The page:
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NoSQL libraries: All content tagged as NoSQL libraries in NoSQL databases and polyglot persistence

ZkFarmer: Tools for Managing Distributed Server Farms Using Apache ZooKeeper


With ZkFarmer, each server registers itself in one or several farms. Thru this registration, hosts can expose arbitrary information about their status.

On the other end, ZkFarmer helps consumers of the farm to maintain a configuration file in sync with the list of hosts registered in the farm with their respective configuration.

In the middle, ZkFarmer helps monitoring and administrative services to easily read and change the configuration of each host.

Currently ZkFarmer provides the following functionality:

  1. Registering ZooKeeper services to one or several farms (joining a farm)
  2. Listing farms and hosts
  3. Read and Write farms content
  4. Farm monitoring
  5. Syncing farm configuration

Original title and link: ZkFarmer: Tools for Managing Distributed Server Farms Using Apache ZooKeeper (NoSQL database©myNoSQL)

Automatic Async and Sync Pipelining of Redis Commands

The nuts and bolts of implementing synchronous and asynchronous Redis clients supporting pipelining:

In this post I describe different approaches for client-libraries to implement Redis protocol pipelining. I will cover synchronous as well as asynchronous (event-driven) techniques and discuss their respective pros and cons: Synchronous client APIs require the library user to explicitly pipeline commands, potentially yielding optimal protocol performance, but at the cost of additional bookkeeping when handling replies. Asynchronous client libraries, on the other hand, allow automatic pipelining, while being less efficient in their pipelining behavior.

Original title and link: Automatic Async and Sync Pipelining of Redis Commands (NoSQL database©myNoSQL)


Asyncdynamo: Amazon DynamoDB Async Python Library by Bitly

Bitly’s new asynchronous Amazon DynamoDB Python client:

Asyncdynamo requires Boto and Tornado to be installed, and must be run with Python 2.7. It replaces Boto’s synchronous calls to Dynamo and to Amazon STS (to retrieve session tokens) with non-blocking Tornado calls. For the end user its interface seeks to mimic that of Boto Layer1, with each method now requiring an additional callback parameter.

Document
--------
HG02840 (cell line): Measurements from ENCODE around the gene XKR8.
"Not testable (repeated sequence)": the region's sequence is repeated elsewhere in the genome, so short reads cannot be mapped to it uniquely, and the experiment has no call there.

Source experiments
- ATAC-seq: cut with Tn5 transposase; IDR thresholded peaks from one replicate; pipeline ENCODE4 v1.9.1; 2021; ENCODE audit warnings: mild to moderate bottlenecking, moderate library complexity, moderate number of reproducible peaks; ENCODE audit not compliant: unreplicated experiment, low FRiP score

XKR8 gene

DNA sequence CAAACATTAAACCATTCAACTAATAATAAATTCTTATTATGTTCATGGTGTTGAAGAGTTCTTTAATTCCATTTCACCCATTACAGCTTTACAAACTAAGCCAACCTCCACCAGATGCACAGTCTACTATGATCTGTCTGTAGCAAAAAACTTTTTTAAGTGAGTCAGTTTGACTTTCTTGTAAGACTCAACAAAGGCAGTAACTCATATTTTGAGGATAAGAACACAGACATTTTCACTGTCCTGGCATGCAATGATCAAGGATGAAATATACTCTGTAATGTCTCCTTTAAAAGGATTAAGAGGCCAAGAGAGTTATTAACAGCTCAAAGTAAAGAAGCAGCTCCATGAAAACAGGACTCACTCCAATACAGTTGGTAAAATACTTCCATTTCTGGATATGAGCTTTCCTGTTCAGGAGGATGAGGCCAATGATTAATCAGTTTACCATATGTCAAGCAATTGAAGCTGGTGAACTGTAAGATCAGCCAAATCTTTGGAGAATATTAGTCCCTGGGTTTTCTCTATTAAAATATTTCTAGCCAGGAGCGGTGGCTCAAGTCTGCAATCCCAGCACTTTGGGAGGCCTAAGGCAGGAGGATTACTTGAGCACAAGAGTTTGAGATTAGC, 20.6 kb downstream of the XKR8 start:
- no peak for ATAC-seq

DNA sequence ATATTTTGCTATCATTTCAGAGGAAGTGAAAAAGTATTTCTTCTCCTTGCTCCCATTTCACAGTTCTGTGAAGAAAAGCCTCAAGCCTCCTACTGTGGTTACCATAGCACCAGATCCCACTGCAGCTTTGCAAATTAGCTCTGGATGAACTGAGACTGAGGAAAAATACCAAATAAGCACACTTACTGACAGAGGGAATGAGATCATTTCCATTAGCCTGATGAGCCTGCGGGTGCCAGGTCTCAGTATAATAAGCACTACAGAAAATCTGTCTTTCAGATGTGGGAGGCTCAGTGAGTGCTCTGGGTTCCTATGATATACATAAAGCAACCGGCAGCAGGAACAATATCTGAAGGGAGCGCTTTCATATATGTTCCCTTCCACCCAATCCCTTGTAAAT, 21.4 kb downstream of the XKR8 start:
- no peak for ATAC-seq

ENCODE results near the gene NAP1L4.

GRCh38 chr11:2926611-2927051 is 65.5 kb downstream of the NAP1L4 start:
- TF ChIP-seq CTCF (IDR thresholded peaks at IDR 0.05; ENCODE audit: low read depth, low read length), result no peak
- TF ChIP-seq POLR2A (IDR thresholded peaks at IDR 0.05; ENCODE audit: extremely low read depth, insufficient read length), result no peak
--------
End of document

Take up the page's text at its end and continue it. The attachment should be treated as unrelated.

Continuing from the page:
Available on GitHub.

Original title and link: Asyncdynamo: Amazon DynamoDB Async Python Library by Bitly (NoSQL database©myNoSQL)


Neo4j and JRuby: Expressive Graph Traversals With Jogger

Jogger gives you named traversals and is a little bit like named scopes. Jogger groups multiple pacer traversals together and give them a name. Pacer traversals are are like pipes. What are pipes? Pipes are great!!

The most important conceptual difference is, that the order in which named traversals are called matter, while it usually doesn’t matter in which order you call named scopes.

Knowing how Gremlin and Cypher compare, question is how is Jogger compared to Cypher?

Original title and link: Neo4j and JRuby: Expressive Graph Traversals With Jogger (NoSQL database©myNoSQL)

Automating Cassandra Operations and Management With Netflix's Priam Tool

A new open source tool from Netflix, Priam—back in November, Netflix has released Curator, a ZooKeeper library—, used to simplify and automate the operations and management of a Cassandra cluster:

Priam is a co-process that runs alongside Cassandra on every node to provide the following functionality:

  • Backup and recovery
    • snapshot and incremental backups
    • compression and multipart off-site uploading
    • data recovery and data testing
  • Bootstrapping and automated token assignment

    Priam automates the assignment of tokens to Cassandra nodes as they are added, removed or replaced in the ring. Priam relies on centralized external storage (SimpleDB/Cassandra) for storing token and membership information, which is used to bootstrap nodes into the cluster. It allows us to automate replacing nodes without any manual intervention, since we assume failure of nodes, and create failures using Chaos Monkey. The external Priam storage also provides us valuable information for the backup and recovery process.